Jason Lee, first known as West Intermediate School, was the first and biggest of the six intermediate schools built with proceeds from the $2.4 million bond issue approved in 1923. Built on the old campus of the College of Puget Sound at Sixth and Sprague Avenues, it was named after an early Northwest missionary.
Despite difficulties in staying below the projected costs and a change in architects a few months before the building's completion, classes opened in the new school on Sept. 8, 1924. Built at a cost of $480,000 to accommodate 1,200 students, more than 1,600 were enrolled by the end of the first year.
The official dedication on March 26, 1925, drew more than 1,500 people to tour the building and take part in the program planned by the Jason Lee PTA and the Sixth Avenue Businessmen's Club. Highlights of the evening included an address by Robert M. Davis on the life of Jason Lee and his place in Northwest history, and a tribute to George A. Stanley, the school's first principal.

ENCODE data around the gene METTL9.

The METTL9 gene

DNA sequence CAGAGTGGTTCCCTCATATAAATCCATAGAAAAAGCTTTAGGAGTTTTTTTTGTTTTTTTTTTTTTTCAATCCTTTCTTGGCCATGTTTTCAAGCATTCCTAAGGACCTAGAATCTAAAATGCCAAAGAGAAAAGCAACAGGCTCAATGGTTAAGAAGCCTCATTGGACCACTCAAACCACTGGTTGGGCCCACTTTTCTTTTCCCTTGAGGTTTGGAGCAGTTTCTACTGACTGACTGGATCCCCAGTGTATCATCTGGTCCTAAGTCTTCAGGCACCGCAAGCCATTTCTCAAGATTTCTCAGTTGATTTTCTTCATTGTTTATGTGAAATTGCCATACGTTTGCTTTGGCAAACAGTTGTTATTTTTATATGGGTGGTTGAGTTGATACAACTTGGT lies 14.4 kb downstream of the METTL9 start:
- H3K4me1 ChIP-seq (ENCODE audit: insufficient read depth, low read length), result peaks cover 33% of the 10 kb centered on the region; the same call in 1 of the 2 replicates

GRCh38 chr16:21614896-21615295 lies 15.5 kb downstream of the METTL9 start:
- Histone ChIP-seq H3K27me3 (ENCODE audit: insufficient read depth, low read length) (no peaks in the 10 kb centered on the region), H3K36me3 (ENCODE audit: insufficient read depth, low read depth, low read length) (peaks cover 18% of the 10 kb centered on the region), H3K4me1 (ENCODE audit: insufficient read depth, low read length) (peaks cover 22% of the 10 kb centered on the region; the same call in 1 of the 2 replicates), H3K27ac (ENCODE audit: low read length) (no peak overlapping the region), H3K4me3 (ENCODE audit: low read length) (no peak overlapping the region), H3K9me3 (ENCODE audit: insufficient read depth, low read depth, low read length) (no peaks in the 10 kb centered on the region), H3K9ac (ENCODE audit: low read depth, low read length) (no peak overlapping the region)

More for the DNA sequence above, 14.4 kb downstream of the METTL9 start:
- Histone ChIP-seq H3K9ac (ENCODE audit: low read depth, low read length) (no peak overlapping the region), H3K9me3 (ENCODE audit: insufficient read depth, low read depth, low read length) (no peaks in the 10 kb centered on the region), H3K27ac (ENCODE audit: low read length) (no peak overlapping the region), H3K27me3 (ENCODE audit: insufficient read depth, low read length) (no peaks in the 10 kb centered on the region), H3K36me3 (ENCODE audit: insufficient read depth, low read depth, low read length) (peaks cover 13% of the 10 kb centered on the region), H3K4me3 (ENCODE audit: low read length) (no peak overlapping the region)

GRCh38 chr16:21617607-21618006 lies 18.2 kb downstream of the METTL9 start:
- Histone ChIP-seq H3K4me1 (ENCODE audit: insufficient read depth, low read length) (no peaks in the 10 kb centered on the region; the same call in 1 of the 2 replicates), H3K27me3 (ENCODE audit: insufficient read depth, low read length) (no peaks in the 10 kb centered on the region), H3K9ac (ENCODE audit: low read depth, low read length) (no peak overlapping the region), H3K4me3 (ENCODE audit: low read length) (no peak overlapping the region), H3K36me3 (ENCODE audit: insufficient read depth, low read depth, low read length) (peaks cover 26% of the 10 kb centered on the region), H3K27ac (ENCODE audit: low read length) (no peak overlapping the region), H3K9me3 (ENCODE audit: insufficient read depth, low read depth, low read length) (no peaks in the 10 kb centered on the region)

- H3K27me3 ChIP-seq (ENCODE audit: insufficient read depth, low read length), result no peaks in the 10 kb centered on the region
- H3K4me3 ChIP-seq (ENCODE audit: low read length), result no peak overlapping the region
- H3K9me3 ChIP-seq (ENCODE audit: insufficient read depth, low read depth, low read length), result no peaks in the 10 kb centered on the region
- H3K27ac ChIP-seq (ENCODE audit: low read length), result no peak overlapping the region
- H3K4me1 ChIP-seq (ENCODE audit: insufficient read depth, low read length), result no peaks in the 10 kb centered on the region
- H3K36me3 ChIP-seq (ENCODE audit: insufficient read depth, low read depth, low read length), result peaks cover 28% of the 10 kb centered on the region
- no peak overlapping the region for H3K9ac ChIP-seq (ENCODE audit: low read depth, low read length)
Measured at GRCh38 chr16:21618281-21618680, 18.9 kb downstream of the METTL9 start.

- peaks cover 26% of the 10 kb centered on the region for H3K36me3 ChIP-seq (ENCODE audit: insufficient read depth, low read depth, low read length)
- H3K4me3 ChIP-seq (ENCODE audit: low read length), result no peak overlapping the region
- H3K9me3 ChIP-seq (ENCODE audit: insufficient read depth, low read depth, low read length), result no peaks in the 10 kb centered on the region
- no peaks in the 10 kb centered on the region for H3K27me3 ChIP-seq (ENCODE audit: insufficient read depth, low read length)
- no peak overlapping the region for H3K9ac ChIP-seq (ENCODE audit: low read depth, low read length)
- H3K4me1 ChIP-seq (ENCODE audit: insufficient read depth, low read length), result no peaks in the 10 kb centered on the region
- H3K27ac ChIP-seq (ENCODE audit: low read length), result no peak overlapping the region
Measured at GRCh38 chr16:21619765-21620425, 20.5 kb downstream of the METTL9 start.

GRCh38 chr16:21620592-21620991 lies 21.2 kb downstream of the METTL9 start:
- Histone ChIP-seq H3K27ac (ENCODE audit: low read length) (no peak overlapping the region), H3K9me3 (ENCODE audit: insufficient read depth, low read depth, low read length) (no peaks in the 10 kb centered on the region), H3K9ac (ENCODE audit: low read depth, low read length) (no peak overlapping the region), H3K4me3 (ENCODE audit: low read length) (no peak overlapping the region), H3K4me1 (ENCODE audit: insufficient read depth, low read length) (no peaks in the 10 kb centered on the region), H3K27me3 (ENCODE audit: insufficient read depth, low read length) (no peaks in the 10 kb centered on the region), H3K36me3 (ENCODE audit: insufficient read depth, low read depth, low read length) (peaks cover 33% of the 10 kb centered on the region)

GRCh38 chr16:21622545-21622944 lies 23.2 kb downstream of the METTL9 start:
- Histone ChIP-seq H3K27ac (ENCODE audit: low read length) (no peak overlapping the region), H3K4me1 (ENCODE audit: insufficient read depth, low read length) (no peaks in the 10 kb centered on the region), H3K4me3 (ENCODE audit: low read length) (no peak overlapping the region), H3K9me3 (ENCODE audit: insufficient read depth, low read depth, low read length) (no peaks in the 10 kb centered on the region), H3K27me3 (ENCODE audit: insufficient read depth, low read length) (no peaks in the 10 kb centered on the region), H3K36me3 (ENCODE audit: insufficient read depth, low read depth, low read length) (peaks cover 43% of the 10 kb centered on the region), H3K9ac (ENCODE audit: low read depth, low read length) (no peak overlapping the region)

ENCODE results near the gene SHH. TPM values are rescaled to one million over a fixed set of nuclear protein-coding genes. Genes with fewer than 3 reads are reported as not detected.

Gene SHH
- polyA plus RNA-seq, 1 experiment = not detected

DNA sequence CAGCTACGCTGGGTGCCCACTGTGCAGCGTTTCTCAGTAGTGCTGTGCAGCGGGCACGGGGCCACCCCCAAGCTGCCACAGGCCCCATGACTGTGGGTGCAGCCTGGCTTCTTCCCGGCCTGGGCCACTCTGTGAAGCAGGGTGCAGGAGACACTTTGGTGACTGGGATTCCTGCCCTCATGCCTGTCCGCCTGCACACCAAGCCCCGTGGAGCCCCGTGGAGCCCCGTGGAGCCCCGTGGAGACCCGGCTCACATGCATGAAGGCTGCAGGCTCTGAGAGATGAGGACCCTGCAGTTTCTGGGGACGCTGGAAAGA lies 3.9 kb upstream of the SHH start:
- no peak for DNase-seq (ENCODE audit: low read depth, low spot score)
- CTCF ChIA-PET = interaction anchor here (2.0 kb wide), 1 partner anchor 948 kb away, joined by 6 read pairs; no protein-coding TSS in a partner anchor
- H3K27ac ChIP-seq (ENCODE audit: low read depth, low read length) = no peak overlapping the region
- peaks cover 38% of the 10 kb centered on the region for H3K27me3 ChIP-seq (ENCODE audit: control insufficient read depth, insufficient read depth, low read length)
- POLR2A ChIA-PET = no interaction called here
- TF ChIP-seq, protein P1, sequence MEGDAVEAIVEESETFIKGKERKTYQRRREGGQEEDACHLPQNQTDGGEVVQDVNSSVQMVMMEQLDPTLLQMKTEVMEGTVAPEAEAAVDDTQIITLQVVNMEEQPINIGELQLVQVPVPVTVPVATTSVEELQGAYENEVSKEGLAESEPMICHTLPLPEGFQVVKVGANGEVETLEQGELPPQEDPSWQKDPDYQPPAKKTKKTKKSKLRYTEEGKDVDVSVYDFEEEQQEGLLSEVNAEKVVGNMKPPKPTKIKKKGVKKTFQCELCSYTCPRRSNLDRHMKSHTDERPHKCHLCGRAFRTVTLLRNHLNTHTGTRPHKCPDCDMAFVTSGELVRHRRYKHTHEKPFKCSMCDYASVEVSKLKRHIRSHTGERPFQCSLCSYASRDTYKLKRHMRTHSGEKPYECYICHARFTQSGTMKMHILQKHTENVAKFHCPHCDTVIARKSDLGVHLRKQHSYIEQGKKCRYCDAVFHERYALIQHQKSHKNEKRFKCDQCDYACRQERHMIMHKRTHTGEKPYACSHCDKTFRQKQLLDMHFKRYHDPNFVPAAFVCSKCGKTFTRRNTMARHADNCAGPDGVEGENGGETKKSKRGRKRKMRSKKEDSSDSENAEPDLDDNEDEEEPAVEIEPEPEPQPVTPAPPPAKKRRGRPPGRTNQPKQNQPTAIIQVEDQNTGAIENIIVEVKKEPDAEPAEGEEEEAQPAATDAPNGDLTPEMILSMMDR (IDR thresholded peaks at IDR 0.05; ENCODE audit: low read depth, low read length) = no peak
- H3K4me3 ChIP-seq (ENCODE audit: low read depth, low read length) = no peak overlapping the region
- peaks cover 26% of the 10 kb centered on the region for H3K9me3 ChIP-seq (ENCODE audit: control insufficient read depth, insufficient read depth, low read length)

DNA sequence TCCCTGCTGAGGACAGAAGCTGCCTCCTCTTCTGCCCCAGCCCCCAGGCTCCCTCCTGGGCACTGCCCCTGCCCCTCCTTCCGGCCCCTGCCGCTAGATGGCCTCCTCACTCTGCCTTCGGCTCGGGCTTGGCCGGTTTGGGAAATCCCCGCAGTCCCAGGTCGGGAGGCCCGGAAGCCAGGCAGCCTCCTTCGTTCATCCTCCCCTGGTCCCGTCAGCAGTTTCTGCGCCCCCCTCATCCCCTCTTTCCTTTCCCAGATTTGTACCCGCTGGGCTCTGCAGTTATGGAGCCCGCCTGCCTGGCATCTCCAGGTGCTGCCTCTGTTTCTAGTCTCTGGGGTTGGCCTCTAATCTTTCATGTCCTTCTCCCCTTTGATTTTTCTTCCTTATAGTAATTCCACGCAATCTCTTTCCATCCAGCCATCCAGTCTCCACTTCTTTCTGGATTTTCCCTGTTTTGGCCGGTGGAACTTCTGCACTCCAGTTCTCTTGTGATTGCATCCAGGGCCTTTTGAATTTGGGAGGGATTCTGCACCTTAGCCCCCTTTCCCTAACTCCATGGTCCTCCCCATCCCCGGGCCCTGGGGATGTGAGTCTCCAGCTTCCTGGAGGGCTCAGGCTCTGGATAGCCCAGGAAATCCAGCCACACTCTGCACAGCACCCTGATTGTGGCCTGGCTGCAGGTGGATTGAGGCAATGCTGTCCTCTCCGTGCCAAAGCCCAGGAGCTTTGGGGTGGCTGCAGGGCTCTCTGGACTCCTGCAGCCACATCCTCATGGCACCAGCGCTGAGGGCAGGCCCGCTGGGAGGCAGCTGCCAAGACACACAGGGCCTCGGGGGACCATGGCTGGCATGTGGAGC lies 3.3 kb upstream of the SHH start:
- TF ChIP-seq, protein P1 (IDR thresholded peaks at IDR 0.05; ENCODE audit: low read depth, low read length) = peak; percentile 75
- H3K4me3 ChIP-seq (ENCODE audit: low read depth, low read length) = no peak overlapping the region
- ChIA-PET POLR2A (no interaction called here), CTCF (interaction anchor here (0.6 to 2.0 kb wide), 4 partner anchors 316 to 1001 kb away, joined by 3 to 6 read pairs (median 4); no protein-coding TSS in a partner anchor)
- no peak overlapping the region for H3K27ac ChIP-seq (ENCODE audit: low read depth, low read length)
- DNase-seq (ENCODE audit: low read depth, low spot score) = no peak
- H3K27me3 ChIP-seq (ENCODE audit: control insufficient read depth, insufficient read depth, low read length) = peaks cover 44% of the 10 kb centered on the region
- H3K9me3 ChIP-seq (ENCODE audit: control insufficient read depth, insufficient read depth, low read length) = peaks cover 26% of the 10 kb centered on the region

Fifty years later in March when the school held a golden anniversary rededication program, Dr. Alexander Sergienko was District superintendent and Murray Morgan spoke on "Jason Lee in Northwest History."
From its opening, Jason Lee Middle School has given "marked attention" to the fine arts. Early school orchestras, bands and choruses won much acclaim for the school that continues today with band and orchestra. Drama and dance have been of special interest to many students through the years. Many productions have been staged in the school's spacious auditorium. The first stage equipment and floodlights were purchased with student body funds and proceeds of dramatic productions.
The 2001 "Coming Home" celebration highlights Jason Lee's 27 Million Dollar "make over." While the exterior of the school looks much the same from the street, there are major differences under the roof. Area residents wanted to retain the historical brick facade of Jason Lee which was built in 1924. However, the interior needed to be entirely remodeled to bring the building up to code and to provide for educational programs today. The restored auditorium has a two-story foyer in front of it as a focal point where people can congregate. The main office has been moved; and on the second floor is a new library/multimedia center.
Jason Lee's modernization process has given students an up-to-date and comfortable learning environment while bringing them into the 21st century.